Does This House Have Good Water Pressure?

Home Buying

Does This House Have Good Water Pressure?

A common question that my clients ask during home inspections is: “Does this house have good water pressure?”

Water pressure gauge
This water pressure gauge shows slightly high pressure of 85 PSI.

What they actually want to know is whether the flow from the showerhead will be strong enough for a quality shower, and whether someone flushing a toilet will interrupt that shower. Questions like these can’t be answered by examining water pressure on its own. Instead, we have to look at both water pressure and the resulting functional flow.

Water pressure is the amount of force from the water main into your home. Water pressure is measured in pounds per square inch (PSI), and normal water pressure is typically between 30 and 80 PSI.

Functional flow is the volume of water flowing through your pipes and arriving at individual fixtures. Poor functional flow may be due to buildups in the pipes or poor plumbing.

Perfect Pressure

You don’t want your home to have water pressure that is too low, but water pressure can also be too high. Piping systems are designed to have no more than 80 PSI. When you exceed this pressure it can cause problems. High pressure will rarely cause pipes to burst, but it stresses the weak links in your piping system such as rubber hoses and gaskets, making them vulnerable to leaks and failure.

pressure reducing valve
A pressure-reducing valve (the bell-shaped device seen here) can correct high pressure. Below the valve is a main water shutoff.

You can correct high water pressure by installing a pressure reducing valve. This is a bell-shaped device that reduces the water pressure. Aim for water pressure that is 60-70 PSI.

If the house has low pressure, you first want to determine if the house is on a public water supply system or a private well system. Most public systems are required to deliver a minimum of 30 PSI to your house, so inadequate pressure on public water systems is rare.

If the house is on a public water supply and the utility cannot improve your pressure, the solution involves installing a pressure tank and a pump. This gives your supply piping system a pressurized boost.

If the house is on a private well, poor pressure could indicate a problem with the captive storage tank and/or the pump and you should have the well system serviced by a qualified well expert.

Flaws in the Flow

rusted pipes
Rusted pipes can block water flow.

Poor functional flow can be an issue in old houses with galvanized steel pipe. This type of pipe was commonly installed until the late 1960s and early 1970s. This pipe was manufactured with a coating of galvanization that was designed to prevent corrosion of the steel pipes. When this galvanization wears off, the pipes occlude with rust. The result is a restricted piping system that will not deliver adequate water to the fixtures even with all the pressure in the world. To fix the problem, you’ll need to replace the pipes.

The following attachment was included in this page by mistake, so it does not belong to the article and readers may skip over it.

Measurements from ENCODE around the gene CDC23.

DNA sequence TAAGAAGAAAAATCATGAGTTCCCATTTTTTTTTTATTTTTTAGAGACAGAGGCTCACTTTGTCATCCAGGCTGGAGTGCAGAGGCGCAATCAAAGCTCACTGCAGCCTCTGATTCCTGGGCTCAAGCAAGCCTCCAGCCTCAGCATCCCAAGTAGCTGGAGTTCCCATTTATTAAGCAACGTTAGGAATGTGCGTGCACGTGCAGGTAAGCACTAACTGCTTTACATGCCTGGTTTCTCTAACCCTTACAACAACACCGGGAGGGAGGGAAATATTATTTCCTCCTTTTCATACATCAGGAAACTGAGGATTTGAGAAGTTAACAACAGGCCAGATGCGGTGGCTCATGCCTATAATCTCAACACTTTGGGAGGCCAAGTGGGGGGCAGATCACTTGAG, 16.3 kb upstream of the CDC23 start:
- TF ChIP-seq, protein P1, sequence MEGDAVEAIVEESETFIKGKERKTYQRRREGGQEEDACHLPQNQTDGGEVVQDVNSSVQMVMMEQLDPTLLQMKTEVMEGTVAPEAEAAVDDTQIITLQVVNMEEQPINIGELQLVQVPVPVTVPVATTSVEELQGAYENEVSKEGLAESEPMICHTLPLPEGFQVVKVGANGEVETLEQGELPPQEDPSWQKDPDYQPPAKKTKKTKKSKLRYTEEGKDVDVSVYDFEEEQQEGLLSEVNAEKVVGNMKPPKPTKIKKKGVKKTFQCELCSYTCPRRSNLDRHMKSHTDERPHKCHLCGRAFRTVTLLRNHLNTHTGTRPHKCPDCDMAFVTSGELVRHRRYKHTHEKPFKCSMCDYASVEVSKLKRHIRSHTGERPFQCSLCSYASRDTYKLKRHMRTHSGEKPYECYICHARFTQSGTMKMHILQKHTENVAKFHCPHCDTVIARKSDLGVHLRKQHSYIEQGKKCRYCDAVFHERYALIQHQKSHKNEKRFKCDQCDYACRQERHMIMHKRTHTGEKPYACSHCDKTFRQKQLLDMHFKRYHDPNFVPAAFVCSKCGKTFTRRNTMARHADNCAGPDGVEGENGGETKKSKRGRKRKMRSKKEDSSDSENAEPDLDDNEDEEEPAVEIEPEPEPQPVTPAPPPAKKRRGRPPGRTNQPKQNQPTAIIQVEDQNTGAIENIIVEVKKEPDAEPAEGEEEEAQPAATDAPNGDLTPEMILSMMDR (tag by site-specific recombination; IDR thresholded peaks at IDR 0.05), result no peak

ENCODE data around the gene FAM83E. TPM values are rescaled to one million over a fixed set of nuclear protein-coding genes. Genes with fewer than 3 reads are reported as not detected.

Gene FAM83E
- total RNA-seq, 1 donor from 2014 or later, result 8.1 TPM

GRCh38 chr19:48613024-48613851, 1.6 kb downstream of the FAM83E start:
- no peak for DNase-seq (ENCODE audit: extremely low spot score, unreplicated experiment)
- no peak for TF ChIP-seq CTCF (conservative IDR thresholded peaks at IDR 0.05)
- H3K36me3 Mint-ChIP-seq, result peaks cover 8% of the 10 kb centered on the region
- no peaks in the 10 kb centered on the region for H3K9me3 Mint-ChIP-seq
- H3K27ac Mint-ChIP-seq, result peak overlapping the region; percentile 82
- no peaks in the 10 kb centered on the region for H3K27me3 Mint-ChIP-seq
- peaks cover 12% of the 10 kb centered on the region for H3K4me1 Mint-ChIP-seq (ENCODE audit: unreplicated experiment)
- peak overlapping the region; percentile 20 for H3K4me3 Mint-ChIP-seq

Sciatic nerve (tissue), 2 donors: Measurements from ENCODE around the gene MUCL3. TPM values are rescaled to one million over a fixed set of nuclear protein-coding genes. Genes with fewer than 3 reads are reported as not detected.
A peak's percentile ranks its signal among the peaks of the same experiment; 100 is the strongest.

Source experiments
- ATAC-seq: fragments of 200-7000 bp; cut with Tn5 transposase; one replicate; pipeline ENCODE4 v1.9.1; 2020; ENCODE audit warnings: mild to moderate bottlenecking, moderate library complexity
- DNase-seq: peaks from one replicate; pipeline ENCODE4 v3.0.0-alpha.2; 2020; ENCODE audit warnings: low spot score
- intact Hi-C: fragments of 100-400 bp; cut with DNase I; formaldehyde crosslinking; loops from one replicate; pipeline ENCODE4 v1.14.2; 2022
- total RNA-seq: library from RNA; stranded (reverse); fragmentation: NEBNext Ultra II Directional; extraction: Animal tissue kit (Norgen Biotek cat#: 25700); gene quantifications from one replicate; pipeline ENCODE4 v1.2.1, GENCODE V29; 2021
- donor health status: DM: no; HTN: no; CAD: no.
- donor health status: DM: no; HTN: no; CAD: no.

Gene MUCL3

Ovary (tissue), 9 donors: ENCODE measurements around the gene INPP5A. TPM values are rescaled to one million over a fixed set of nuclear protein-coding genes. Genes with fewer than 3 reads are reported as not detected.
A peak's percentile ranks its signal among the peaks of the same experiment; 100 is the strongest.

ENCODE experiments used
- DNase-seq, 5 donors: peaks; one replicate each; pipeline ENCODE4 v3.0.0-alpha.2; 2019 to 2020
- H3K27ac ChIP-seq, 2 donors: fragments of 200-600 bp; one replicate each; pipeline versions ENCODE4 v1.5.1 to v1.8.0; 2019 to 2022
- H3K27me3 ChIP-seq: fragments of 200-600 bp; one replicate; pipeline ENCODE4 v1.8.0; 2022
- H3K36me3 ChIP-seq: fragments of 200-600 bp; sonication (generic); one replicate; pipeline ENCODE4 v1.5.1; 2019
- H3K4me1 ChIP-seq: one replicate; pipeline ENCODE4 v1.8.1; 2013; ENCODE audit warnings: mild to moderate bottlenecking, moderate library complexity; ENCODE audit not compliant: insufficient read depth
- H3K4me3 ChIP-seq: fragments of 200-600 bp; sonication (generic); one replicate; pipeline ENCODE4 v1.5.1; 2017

Another common cause of poor functional flow is unprofessional water piping systems. Good plumbers know how to size the pipes correctly so that adequate water is delivered to each fixture. An amateur mistake is running too many fixtures off of pipes that have too small a diameter. The result is inadequate water supply to fixtures or poor functional flow. This can be difficult to repair without piping replacement.

Just because a fixture has poor flow, don’t assume anything about the pipes yet. Other factors in the piping system can result in poor flow. Sometimes an angle stop (one of those shut offs below the sink) may be partly closed. Fixture aerators (the little screens inside the faucets) can become restricted. The main water shutoff to the house could be party closed or restricted. Supply connector hoses could be kinked or restricted.

Field Test

To determine whether a home has enough functional flow, go to the bathroom and turn on the sink and the shower. Wait for a satisfactory water temperature in the shower and then flush the toilet. See if the flow diminishes. You can go to other fixtures and run water too, but at some point every system will experience diminished flow if you open too many fixtures at once. One sure way to kill the flow is to open up an exterior hose bib during testing. I like to keep it simple and test flow by opening up every fixture in a given bathroom.

I hope this clears up some common misconceptions about water pressure and functional flow. Remember, informed homebuyers are happy homebuyers.

About Dylan Chalk
Dylan Chalk is a home inspector and the owner of Seattle-based Orca Inspection Services LLC – He is also the founder of ScribeWare software offering innovative and simple report writing solutions. Follow his house-hunting tips from the field on Twitter @ Or see his blog @

Note: This is a guest post; the views and opinions expressed are those of the author and do not necessarily reflect the opinion or position of Redfin.

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